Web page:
Book Reviews by Mae Clair: Rock Paper Scissors by Alice Feeney #domensticthriller

Striped kitten lying on open book, eyeglasses resting on pages. Book and kitten on white blanket

This book was on my NetGalley radar, but despite submitting a request, I wasn’t approved for an ARC. The blurb sucked me in the first time I read it, so it was a no brainer to purchase the book when I didn’t get approved for an ARC. Hey, it happens. Rejection aside, I’m thoroughly jazzed I followed through on this one. Below is my five-star review.

BOOK BLURB:

Things have been wrong with Mr and Mrs Wright for a long time. When Adam and Amelia win a weekend away to Scotland, it might be just what their marriage needs. Self-confessed workaholic and screenwriter Adam Wright has lived with face blindness his whole life. He can’t recognize friends or family, or even his own wife.  

Every anniversary the couple exchange traditional gifts–paper, cotton, pottery, tin–and each year Adam’s wife writes him a letter that she never lets him read. Until now. They both know this weekend will make or break their marriage, but they didn’t randomly win this trip. One of them is lying, and someone doesn’t want them to live happily ever after.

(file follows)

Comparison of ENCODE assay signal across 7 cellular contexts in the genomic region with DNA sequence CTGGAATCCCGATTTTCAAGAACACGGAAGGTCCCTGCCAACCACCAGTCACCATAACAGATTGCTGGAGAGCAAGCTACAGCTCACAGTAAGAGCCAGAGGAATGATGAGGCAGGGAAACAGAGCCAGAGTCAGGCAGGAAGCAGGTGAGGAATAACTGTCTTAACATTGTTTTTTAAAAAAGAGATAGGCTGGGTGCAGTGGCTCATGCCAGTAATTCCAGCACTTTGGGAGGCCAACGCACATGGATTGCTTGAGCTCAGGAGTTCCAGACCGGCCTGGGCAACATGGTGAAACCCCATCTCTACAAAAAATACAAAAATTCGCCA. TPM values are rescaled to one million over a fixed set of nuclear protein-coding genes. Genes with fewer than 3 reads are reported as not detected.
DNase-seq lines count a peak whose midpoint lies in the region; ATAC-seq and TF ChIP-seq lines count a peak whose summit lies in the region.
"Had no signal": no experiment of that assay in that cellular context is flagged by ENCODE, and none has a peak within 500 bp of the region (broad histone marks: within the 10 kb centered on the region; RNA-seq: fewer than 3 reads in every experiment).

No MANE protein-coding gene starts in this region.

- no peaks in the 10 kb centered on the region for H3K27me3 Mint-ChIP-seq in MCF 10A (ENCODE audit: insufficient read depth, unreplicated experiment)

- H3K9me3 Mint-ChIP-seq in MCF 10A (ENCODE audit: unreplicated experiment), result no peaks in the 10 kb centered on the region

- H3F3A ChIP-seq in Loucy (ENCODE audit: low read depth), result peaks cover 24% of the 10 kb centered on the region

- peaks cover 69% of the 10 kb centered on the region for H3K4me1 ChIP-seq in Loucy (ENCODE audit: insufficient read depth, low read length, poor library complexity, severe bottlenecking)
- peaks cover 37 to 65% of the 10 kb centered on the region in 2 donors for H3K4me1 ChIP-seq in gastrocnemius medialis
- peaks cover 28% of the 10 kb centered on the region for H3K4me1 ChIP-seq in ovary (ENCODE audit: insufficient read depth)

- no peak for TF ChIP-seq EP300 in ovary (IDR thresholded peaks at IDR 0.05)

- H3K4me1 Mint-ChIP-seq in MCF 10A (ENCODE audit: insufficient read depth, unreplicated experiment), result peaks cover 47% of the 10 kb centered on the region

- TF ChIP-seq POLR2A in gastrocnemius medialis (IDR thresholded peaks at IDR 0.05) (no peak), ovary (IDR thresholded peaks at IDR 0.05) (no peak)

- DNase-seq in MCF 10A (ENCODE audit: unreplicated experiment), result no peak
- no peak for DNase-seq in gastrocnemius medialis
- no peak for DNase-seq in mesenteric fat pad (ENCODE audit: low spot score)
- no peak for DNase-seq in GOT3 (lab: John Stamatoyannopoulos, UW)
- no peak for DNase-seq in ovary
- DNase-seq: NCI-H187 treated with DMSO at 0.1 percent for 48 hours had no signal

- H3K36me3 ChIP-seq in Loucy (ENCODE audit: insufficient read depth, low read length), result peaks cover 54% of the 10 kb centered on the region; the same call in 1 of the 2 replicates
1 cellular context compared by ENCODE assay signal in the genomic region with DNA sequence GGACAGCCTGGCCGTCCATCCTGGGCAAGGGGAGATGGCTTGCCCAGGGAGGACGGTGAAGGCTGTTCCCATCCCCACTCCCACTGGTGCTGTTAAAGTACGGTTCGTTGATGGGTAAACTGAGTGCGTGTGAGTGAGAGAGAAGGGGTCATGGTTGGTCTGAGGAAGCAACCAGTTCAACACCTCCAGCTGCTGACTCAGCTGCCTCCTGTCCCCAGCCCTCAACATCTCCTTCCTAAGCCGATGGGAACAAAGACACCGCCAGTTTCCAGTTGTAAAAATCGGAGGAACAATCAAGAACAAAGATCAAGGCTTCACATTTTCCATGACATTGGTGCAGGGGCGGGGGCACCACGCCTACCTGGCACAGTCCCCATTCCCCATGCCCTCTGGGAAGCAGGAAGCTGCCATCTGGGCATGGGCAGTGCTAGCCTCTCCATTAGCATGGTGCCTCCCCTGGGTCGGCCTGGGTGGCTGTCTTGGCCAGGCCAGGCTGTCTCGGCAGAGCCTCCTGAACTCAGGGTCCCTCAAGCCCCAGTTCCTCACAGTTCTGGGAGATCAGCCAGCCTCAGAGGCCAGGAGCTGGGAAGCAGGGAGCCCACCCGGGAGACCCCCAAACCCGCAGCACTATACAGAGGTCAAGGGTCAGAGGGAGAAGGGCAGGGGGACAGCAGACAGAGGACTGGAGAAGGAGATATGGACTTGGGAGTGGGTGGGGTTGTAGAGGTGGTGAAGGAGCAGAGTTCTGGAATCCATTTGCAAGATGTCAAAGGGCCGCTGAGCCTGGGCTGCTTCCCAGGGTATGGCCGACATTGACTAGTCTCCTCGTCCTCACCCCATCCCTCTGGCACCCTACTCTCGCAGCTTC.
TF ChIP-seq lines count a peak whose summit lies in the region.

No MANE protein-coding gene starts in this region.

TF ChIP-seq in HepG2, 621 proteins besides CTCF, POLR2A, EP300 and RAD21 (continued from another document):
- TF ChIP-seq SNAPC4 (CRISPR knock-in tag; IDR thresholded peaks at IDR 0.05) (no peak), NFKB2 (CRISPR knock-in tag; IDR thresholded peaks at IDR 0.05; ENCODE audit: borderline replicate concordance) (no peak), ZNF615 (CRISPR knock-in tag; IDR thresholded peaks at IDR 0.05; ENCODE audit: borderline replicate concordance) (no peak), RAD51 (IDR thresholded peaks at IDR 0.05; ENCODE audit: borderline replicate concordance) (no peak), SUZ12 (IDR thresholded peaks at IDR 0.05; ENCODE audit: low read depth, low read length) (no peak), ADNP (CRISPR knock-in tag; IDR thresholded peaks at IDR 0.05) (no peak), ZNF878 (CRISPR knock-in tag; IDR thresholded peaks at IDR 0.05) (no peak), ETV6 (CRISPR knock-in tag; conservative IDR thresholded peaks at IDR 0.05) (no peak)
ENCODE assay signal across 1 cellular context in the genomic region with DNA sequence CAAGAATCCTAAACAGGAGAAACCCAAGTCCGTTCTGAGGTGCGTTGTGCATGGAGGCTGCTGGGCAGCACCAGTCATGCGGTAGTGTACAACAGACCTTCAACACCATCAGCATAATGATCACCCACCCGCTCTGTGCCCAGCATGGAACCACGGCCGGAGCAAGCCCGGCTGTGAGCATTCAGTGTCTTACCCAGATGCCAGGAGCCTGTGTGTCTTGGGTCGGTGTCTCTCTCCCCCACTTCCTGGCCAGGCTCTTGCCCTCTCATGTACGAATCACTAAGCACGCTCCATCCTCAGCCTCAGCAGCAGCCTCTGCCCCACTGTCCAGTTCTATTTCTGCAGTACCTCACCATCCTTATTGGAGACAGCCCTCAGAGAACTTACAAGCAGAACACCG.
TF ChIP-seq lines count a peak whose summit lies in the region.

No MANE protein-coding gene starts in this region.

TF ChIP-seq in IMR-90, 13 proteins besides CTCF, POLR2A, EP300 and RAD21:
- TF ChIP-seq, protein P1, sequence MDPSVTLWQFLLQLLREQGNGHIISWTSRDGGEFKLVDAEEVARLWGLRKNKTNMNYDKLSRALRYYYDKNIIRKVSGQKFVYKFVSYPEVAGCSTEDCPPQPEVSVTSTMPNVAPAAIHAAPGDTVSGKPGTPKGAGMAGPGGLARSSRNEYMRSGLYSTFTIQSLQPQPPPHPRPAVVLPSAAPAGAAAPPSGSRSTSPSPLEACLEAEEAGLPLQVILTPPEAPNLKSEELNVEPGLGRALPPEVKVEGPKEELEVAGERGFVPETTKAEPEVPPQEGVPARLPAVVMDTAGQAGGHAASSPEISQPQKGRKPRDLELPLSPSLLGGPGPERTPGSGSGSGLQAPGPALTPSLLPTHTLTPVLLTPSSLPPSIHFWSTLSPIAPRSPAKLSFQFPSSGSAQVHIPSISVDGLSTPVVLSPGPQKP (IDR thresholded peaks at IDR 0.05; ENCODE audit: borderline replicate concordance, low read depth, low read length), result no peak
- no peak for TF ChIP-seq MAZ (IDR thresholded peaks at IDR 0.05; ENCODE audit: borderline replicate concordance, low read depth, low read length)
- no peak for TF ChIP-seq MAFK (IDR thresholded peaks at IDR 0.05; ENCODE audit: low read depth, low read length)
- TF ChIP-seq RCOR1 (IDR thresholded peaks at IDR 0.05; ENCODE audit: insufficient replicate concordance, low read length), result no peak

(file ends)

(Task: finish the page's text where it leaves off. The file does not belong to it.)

Ten years of marriage. Ten years of secrets. And an anniversary they will never forget.

Rock Paper Scissors is the latest exciting domestic thriller from the queen of the killer twist, New York Times bestselling author Alice Feeney.

MY REVIEW:

Rating: 5 out of 5.

What a twisty, atmospheric, and haunting read! Amelia and Adam are a married couple who take a trip to a converted old chapel in a remote area of Scotland. Right from the start, the reader knows their marriage is in trouble, hanging by a thread. Adam is a workaholic screenwriter who suffers from facial blindness—he can’t see or remember people’s faces, including that of his wife. I won’t reiterate the rest of the blurb but will say this book twists and turns in ways I never saw coming. The chapel is wonderfully eerie with an old supernatural history, locked doors, a creepy wine cellar, unheated rooms, and a crumbling bell tower. The remote location is made even more ominous for its winter setting and raging snowstorm.

Chapters alternate between Amelia and Adam, and another woman, Robin, a recluse in a small cottage nearby. There are also letters that Adam’s wife writes to him every year on their anniversary, and a unique spin on the game of rock, paper, scissors. This is one of those books where it’s difficult to say much without giving away spoilers. I will say that I was mesmerized from start to finish, gobsmacked by the twists, and enamored of the creepy, snowbound setting. I read late into the night to finish it, then found it disturbing, haunting, and utterly satisfying. What a winner!